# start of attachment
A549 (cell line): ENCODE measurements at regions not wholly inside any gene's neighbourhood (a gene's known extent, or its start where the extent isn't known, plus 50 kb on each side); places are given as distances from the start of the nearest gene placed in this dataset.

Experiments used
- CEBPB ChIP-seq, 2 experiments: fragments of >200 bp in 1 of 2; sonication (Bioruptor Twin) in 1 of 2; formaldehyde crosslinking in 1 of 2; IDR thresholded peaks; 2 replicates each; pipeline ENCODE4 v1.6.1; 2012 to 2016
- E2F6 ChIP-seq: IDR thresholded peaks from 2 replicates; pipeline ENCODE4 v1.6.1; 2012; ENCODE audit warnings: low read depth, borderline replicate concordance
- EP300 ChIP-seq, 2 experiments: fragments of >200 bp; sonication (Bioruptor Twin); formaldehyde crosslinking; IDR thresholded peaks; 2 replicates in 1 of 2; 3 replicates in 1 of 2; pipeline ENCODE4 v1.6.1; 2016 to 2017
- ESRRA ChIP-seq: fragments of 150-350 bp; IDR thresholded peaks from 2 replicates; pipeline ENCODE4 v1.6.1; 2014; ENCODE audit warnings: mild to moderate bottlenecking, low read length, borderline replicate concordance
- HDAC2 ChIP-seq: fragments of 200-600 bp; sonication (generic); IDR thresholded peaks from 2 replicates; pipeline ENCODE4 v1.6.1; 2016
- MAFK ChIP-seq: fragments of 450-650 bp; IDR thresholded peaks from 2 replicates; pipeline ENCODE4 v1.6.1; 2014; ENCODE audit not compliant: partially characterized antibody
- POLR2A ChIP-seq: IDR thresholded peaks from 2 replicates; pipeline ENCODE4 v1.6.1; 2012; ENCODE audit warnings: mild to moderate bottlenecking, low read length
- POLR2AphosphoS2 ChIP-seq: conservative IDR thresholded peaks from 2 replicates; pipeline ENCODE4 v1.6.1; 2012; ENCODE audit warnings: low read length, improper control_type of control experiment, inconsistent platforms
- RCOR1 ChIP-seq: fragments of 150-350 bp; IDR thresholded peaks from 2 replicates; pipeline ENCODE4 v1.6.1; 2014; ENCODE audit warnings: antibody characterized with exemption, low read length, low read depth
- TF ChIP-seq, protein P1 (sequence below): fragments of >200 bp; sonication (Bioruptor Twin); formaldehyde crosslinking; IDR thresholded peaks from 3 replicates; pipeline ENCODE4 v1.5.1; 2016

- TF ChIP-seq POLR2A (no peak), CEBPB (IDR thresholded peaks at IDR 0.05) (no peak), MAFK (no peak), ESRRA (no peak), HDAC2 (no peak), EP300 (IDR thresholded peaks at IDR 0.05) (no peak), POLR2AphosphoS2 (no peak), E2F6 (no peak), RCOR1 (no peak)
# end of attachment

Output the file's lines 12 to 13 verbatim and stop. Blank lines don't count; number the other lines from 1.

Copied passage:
- TF ChIP-seq, protein P1 (sequence below): fragments of >200 bp; sonication (Bioruptor Twin); formaldehyde crosslinking; IDR thresholded peaks from 3 replicates; pipeline ENCODE4 v1.5.1; 2016

- TF ChIP-seq POLR2A (no peak), CEBPB (IDR thresholded peaks at IDR 0.05) (no peak), MAFK (no peak), ESRRA (no peak), HDAC2 (no peak), EP300 (IDR thresholded peaks at IDR 0.05) (no peak), POLR2AphosphoS2 (no peak), E2F6 (no peak), RCOR1 (no peak)